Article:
Okay, so let’s say you’re a big Ottawa Senators fan. No shame in that, really.. the team has been in the top three of their division and made the playoffs in every one of the last five seasons, suffering heartbreaking losses to the Leafs, Sabres, and Devils in each.
So for the 2006-2007 season, this was your year. The Sens’ juggernaut march to the Stanley Cup Final seemed almost pre-ordained, and the kids just wouldn’t stop nagging you to take them to a game. Unless you were a City Hall Employee that cost was going to be daunting, so you mortgaged the house, sold the family mini-van, and bought some pricey tickets to the ScotiaBank Place to watch them, ultimately, get eviscerated by the Anaheim Ducks.
Of course, when you got there you probably realized that both the inside and outside of the stadium were a sea of red jerseys. So off you trundled to the souvenir shop to get yourself a new jersey, one for each of the kids, and so on. It turns out that, according to this CBC article, you weren’t alone.. and the ring at the register was music to the ears of Senators’ management. The team, which was in bankruptcy in 2003, sold more jerseys during the postseason this year than they normally do even during the pre-Christmas rush, selling acoutrements to the “Red Army” three to four times their rate during the regular season.
Now comes a disclaimer: when it comes to Bettman‘s NHL, I am a cynic. Where the league has failed completely in any effort to develop revenues from television, licensing, and practically anything else, teams are left to fend for themselves. Thus, unlike other professional sports, the bulk of the pricey salaries of the players is borne by fans attending the games and supporting their teams by purchasing merchandise. There is no other major professional sport like this in the world.
Anyway, you feel great when you’re wearing the team’s uniform: and when that uniform is the same as the guys on the ice. That’s why, when the whole league went from using the white jersey as their home ice jersey to using their dark jerseys for home games three years ago, the fans all dutifully went to the gift shoppe and smacked down another $200 for the big red Sens (or blue Canucks, or ugly teal Sharks) jerseys, relegating the former home whites to the garage. You’re wearing the same togs as Alfredsson, and because you’re Canadian you have that certain ‘je-ne-sais-quoi’ that makes you look a little bit like at least one of the 400+ NHL players, and maybe just maybe for a split second that girl in the third row thinks you might be Jason Spezza. Or at least Ian Turnbull. These are just some of the benefits of having just the right team jersey, aren’t they, SuperFan?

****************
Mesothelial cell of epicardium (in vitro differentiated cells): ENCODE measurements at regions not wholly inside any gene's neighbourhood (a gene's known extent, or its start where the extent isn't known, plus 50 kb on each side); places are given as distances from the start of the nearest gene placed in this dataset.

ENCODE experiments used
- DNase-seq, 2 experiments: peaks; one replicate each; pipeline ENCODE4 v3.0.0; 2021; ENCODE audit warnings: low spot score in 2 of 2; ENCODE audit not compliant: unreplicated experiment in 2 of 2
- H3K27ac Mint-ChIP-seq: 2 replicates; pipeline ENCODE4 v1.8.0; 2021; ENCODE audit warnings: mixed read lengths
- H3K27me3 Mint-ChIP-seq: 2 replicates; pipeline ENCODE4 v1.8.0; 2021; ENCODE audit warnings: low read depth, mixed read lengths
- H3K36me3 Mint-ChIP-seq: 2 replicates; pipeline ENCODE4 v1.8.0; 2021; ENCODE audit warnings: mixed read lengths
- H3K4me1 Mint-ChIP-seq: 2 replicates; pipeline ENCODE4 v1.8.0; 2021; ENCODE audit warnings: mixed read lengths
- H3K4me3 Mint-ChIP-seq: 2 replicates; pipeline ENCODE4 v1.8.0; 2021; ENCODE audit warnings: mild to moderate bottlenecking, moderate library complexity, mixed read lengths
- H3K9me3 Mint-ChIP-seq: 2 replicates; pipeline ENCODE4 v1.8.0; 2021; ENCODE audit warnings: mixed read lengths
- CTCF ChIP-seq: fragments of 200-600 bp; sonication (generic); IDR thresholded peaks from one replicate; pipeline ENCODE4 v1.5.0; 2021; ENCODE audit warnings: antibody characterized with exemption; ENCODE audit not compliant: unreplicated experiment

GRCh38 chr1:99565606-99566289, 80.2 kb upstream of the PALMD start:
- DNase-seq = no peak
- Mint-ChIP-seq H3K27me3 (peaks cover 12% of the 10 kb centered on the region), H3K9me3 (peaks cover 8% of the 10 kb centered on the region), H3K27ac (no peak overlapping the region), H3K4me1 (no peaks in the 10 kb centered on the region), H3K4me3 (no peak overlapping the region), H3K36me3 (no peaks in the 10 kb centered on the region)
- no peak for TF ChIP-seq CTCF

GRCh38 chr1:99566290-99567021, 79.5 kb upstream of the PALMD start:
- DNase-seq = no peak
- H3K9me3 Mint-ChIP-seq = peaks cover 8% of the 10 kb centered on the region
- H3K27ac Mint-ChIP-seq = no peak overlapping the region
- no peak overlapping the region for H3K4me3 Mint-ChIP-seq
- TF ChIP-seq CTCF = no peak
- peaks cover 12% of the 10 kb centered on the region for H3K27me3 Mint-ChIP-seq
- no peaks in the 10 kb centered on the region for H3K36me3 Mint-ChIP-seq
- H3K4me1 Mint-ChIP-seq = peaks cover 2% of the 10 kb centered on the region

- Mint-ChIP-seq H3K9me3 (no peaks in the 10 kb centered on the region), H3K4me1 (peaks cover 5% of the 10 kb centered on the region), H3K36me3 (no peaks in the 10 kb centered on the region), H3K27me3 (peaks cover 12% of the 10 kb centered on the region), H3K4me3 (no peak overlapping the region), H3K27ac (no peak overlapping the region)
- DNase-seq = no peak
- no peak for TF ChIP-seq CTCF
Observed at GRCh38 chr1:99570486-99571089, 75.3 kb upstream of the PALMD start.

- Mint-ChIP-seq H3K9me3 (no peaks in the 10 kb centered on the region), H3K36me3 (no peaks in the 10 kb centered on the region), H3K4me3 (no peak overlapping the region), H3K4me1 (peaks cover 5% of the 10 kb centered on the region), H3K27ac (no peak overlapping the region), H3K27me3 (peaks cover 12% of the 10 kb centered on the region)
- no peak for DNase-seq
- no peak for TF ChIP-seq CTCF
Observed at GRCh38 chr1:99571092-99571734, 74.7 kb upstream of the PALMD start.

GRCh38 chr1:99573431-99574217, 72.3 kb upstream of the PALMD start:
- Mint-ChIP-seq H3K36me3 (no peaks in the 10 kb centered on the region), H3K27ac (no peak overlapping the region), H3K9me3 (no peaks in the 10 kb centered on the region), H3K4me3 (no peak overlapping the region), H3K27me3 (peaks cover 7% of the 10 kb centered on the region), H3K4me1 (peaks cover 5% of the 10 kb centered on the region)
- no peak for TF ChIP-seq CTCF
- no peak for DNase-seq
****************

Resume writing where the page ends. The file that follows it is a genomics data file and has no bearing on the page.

So there you are wearing your new $200 investment, watching the Sens lose, and thinking to yourself that at least you and the kids’ll be able to wear your new garments with pride for seasons to come. All hope is not lost, right?
Because the league in its wisdom has inked a deal with RBK to supply new uniforms to all 30 NHL teams, you’re about to be sold up the creek.Â Alfredsson’ll be donning a completely new jersey this October.Â This means that the life of your spankin’ new jersey will be sadly shortened.Â The RBK Edge Uniform, as it is called, is different enough to obsolete your lame (formerly cool) old jersey.Â But of course nobody outside of hockey circles knows that… and certainly Senators management were not making it widely understood that such a dramatic change was in the works — to wit, we still haven’t seen the redesigned jerseys for each of the teams, presumably to allow retailers (including the NHL itself) time to blow out old inventory on hapless punters.
This is how the new NHL rewards its (ever decreasing) base of loyal fans.Â Bleed, suckers.